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#81975 - 06/08/04 09:45 AM CREAM Light Brown Dutch
CJR Online   content
Coop Master

Registered: 07/16/02
Posts: 8489
Loc: Montana
.As some of you know, I was so distraught that the ADBS would not accept the translation of the Holland Standard for this variety of Dutch Bantam (and the only breed in the U.S. that genetically has the variety) that I gave away or sold all my CLB and BCLB birds--after 16 years!

Then, the APA, not really understanding why the Club rejected the Holland Standard (and that of England, Norway, Germany) gave the ADBS another 2 years to look at the Standard. Encouraged, first by the surprise recreating some CLB through LB carriers (from Holland), and so encouraged that I located some old line CLB birds, not crossed with LBs for many years, if ever, I have reassembled a breeding flock of CLBs and again added a Blue Cream Light Brown male from the same lines.

The spring hatches from these birds have displayed some YELLOW headed, WHITE throated pullets, now 8 weeks old! There are more chicks from the same matings, just hatched and some that are 3 weeks old--which included more of the very promising CLBs.

For those who also feel that this color is the only one that makes the CLB female distinct from the LB female in more than just hackle color (and often not seeing the solid yellow head and white throat), some of these chicks will be available this fall for others to increase the numbers of exhibition Cream Light Brown Dutch. Some are already promised. Cockerels from these matings, will also be available (most of them are also already spoken for). There is encouragement from England and Holland for the correct color description and breeding--
Some days the sun shines brightly! CJR

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#81976 - 06/09/04 04:16 PM Re: CREAM Light Brown Dutch
Sarah M. Spotten Offline
Bantam

Registered: 02/03/04
Posts: 70
Loc: California
Hi Jean,
This is so great to hear! I'd hoped we wouldn't give up entirely on breeding true CLBs after the standard disappointment. Of course the CLB and BCLB are my personal favorite varieties, ever since I got my very first chickens from Mary. She didn't have a LB male to go with the trio so she sold me my first CLB, Charlie Brown--whom I still have at home, now 7 years old. Now I really can't wait until I can get back into chickens, because my first loyalty will be to these lovely cream Dutch. smile

~Sarah
_________________________
Sarah M. Spotten

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#81977 - 06/10/04 07:39 AM Re: CREAM Light Brown Dutch
Deb AZ Offline
Coop Keeper

Registered: 09/26/03
Posts: 452
Loc: Arizona
Well Jean I find myself here, and I suppose we are picking up from our phone conversatin yesterday. This is much more affordable.

Let's pick up on our discussion of the crossings of CLB/LB and the results of those crossings. You had a particular name of that crossing and I had heard that mentioned many years ago.

It seems to me with the blending and combining of these two varieties one would meld with the other and certain distinguishing marks would become less distinguishable, for instanse the 'white throat' of the CLB.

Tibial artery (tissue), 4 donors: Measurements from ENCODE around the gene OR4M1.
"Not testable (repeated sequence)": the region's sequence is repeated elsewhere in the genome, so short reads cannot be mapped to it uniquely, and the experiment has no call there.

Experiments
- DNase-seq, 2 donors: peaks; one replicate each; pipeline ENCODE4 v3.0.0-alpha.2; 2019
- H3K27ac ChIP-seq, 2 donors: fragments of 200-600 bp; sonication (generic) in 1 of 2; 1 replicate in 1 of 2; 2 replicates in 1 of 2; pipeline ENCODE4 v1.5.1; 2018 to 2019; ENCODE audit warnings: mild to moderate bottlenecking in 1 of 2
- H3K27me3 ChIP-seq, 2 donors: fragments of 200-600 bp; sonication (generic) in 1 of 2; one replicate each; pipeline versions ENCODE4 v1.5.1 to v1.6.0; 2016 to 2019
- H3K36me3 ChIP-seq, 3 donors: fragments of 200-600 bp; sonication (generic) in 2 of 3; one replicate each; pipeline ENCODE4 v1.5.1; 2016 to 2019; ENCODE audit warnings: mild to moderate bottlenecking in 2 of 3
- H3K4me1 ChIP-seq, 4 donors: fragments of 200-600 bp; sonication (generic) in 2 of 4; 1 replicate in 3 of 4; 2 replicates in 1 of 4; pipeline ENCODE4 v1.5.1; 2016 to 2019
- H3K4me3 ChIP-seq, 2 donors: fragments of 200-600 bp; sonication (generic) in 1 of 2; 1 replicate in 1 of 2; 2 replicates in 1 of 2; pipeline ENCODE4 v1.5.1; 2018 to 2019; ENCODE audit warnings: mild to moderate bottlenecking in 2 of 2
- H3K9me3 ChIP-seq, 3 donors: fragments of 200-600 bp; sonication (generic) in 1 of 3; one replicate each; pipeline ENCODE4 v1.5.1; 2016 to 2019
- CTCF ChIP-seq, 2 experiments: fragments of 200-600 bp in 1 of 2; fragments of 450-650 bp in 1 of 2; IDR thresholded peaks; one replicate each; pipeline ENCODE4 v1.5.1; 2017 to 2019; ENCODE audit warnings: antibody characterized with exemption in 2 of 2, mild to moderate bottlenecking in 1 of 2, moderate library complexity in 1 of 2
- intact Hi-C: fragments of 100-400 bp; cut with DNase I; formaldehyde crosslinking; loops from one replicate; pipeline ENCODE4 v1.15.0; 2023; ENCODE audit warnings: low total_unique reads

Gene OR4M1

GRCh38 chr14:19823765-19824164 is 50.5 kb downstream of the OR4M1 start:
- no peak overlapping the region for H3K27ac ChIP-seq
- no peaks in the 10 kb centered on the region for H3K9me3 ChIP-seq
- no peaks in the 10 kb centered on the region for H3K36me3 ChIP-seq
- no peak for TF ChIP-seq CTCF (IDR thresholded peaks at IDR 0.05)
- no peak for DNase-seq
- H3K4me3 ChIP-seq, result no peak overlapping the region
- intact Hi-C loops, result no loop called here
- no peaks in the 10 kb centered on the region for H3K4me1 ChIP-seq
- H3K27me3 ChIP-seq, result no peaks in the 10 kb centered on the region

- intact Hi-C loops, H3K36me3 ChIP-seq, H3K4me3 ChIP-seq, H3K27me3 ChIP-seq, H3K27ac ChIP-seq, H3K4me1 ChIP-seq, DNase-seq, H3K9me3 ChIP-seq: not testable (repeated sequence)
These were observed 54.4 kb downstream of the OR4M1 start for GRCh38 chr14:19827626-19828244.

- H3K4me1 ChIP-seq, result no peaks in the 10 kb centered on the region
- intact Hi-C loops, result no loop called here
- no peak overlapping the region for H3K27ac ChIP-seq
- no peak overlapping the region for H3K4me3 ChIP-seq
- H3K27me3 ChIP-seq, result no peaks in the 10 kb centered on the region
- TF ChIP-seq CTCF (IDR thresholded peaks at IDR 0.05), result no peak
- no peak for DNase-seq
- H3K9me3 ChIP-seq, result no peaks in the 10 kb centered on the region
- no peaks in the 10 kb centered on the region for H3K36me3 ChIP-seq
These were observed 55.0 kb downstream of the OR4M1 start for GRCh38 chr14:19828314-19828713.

I am curious and wondering if the crossings of CLB/LB is what set a presidence for the standard, those results are still evident in many lines I am sure. For those who crossed if the distinguishing mark was so noted then many would have throw aways. How much influence does this have I wonder.

Deb

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#81978 - 06/10/04 06:41 PM Re: CREAM Light Brown Dutch
CJR Online   content
Coop Master

Registered: 07/16/02
Posts: 8489
Loc: Montana
Deb, The difference might be just "exhibitors" and "breeders". Exhibitors come in 1. "out to win", 2. to "exhibit their work in breeding", and 3. combinations of the two. 4. There is a fourth catagory---those that may never exhibit,but work hard to breed to a recognized standard.

The crossing of LB and CLB was recommended in material furnished to new ADBS members. In doing so, the offspring are all LB the first cross,(if the mate is not a carrier of igig), but after that, various degrees of CLB coloring are displayed, some of which can be used to breed better CLBs. These are called "Swavers", coined by Dr H Gankema, Geneticist and author, in Holland. Yellow, is the name of the game. And this variety, when well selected, is about as yellow as you can get in poultry! Very rarely will a female Swaver, have a yellow head,(and a white throat), although her hackle may be quite yellow, with good black striping. Her body feather color may be quite tan, like a LB female. She will have a row of darker brown feathers along the wing, where it joins the body. At a show, she may look just like a female LB, with just a lighter hackle. This is no reject bird, but does not meet the STANDARD of the Geelpatrijs (Cream Light Brown). Bred to a LB, she will produce all Light Browns. Bred to a Cream Light Brown, she will produce CLB, but of different color qualities. This is where selection must take place to stay with a Standard. In all likelihood, the male is also a Swaver. It is very hard to do if Swavers are continually bred without selection of the correct yellow features--and they just produce more generations of Swavers. They are CLBs, they have poor color.